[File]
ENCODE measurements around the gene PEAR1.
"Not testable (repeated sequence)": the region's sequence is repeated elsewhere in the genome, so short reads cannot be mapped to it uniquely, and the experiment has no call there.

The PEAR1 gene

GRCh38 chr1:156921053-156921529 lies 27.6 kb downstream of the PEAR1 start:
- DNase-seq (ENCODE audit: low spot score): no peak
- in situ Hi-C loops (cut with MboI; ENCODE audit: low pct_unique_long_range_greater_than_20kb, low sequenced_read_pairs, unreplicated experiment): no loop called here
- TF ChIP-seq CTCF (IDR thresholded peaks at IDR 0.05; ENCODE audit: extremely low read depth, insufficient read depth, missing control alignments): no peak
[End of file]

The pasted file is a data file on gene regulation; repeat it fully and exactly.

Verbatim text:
ENCODE measurements around the gene PEAR1.
"Not testable (repeated sequence)": the region's sequence is repeated elsewhere in the genome, so short reads cannot be mapped to it uniquely, and the experiment has no call there.

The PEAR1 gene

GRCh38 chr1:156921053-156921529 lies 27.6 kb downstream of the PEAR1 start:
- DNase-seq (ENCODE audit: low spot score): no peak
- in situ Hi-C loops (cut with MboI; ENCODE audit: low pct_unique_long_range_greater_than_20kb, low sequenced_read_pairs, unreplicated experiment): no loop called here
- TF ChIP-seq CTCF (IDR thresholded peaks at IDR 0.05; ENCODE audit: extremely low read depth, insufficient read depth, missing control alignments): no peak